Britain must engage more in Middle East conflicts, says Boris Johnson

Britain must engage more in Middle East conflicts, says Boris Johnson
UK's Foreign Secretary Boris Johnson says Britain should not be paralysed by scars of intervention in Afghanistan, Iraq and Libya but be 'part of the solution' in the Middle East.
3 min read
07 December, 2017
Middle East conflicts have been 'exacerbated' by Britain's 'aloofness', Boris Johnson says [Getty]
UK Foreign Secretary Boris Johnson says Britain should return to Middle East war zones, and can help to resolve troubles in Syria and Yemen.

Johnson said Britain should not be paralysed by contentious interventions in Afghanistan, Iraq and Libya, and instead be "part of the solution" in the region to avoid decades of terror and instability.

In a speech on Thursday setting out his vision for foreign policy post-Brexit, Johnson is expected to say conflicts such as Yemen, Syria and the wider region "have been exacerbated not so much by Western meddling as by our aloofness", the Telegraph reported.

His London speech comes a day after US President Donald Trump declared recognition of Jerusalem as Israel's capital, despite strong opposition from Western allies, and the risk of fuelling further unrest.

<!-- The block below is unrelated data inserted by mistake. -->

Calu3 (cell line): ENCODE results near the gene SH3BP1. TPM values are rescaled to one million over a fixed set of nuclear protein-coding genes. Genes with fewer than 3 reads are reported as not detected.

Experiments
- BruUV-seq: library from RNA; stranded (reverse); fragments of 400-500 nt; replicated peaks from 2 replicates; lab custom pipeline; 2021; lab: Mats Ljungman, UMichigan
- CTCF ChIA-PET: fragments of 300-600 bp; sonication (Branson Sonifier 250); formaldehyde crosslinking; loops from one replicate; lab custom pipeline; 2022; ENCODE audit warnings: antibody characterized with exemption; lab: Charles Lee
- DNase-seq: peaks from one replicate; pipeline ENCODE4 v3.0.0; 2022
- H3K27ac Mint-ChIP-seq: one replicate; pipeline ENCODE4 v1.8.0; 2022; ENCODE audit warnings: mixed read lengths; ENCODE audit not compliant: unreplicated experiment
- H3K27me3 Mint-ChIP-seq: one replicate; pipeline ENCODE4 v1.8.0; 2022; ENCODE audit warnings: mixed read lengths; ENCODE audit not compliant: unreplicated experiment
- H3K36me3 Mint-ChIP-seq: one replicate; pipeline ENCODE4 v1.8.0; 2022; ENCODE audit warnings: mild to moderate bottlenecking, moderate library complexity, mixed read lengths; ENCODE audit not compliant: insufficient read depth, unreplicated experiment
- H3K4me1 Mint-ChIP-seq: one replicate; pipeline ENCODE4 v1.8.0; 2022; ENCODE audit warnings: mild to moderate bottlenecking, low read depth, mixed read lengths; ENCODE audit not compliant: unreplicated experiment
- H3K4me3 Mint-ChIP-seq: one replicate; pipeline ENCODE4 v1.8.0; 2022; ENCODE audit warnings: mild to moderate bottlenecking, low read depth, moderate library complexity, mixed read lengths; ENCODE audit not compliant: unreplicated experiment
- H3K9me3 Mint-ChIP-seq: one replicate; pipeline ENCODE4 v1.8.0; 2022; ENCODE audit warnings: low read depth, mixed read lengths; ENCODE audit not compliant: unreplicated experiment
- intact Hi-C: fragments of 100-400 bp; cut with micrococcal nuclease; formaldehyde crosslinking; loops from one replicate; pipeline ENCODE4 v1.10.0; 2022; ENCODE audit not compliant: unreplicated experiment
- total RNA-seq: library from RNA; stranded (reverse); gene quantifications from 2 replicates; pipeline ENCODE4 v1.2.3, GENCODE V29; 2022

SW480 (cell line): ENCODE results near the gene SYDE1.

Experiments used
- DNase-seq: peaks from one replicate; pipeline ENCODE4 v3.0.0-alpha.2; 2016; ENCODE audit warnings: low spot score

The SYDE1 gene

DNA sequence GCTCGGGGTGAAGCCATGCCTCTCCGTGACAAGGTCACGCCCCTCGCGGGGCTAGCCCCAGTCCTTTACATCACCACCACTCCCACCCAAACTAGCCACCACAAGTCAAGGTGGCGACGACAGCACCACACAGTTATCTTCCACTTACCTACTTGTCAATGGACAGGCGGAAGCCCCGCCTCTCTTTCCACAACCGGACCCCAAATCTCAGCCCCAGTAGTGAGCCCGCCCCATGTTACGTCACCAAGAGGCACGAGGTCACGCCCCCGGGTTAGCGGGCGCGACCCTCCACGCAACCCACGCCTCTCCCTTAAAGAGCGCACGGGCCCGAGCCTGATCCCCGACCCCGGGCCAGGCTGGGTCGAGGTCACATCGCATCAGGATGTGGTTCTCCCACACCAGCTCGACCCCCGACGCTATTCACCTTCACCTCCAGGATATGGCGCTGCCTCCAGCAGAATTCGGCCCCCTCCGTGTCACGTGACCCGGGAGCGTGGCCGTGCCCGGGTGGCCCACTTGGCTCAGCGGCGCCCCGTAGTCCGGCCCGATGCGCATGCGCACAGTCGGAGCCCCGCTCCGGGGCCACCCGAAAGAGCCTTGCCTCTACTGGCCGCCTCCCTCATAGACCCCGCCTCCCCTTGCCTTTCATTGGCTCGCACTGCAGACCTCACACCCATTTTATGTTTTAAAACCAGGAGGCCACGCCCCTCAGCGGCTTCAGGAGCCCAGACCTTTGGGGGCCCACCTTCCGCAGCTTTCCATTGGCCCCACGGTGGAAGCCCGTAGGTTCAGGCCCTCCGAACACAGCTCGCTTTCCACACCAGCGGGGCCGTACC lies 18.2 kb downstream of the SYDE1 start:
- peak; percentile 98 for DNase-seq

Prime Minister Theresa May condemned the move on Wednesday saying it was "unhelpful in terms of prospects for peace".

Future engagement in the Middle East will include military muscle and investment in women's education, Johnson is to say.
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While accepting that mistakes were made in Iraq, Johnson will challenge the idea that the years of civil strife and the emergence of Islamic State following the 2003 invasion were the result of Western intervention.

"It is a fallacy that is at once glib, egotistical and which simply feeds the narrative of the jihadis," he is to say, urging leaders of the Muslim world to confront "Islamist terror" whose victims are 98 percent Muslim.

Turning his intention to Syria and Britain's failure to intervene following the Assad regime's 2013 chemical attack, Johnson will argue that it is time "to collectively re-insert ourselves" into Syria. 

"We willed the end, and failed to will the means - leaving the pitch wide open for Russia and Iran.  

"I am afraid that we must adjust to reality and accept that our policy has not succeeded."

He will add: "We need more engagement, not less, because if you look at events since 2013, when Britain and the US decided not to intervene in Syria even after Assad has used chemical weapons, you could not say that we managed to insulate ourselves from the region."

The retreat of Western support resulted in ungoverned vacuums that allowed the "virus" of militancy to spread, he will say.

Instead of going into a "sulk" Britain must resolve the conflicts in Syria and Yemen, while looking to unite factions in Libya, he will add.

As well as military contributions, Johnson says he wants to see British aid go towards women's literacy and push universities in the region to become bigger players on the world stage.